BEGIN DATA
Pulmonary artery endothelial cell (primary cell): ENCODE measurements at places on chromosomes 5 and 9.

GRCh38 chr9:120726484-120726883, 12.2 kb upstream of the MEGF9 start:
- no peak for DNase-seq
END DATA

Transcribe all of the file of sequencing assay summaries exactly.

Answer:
Pulmonary artery endothelial cell (primary cell): ENCODE measurements at places on chromosomes 5 and 9.

GRCh38 chr9:120726484-120726883, 12.2 kb upstream of the MEGF9 start:
- no peak for DNase-seq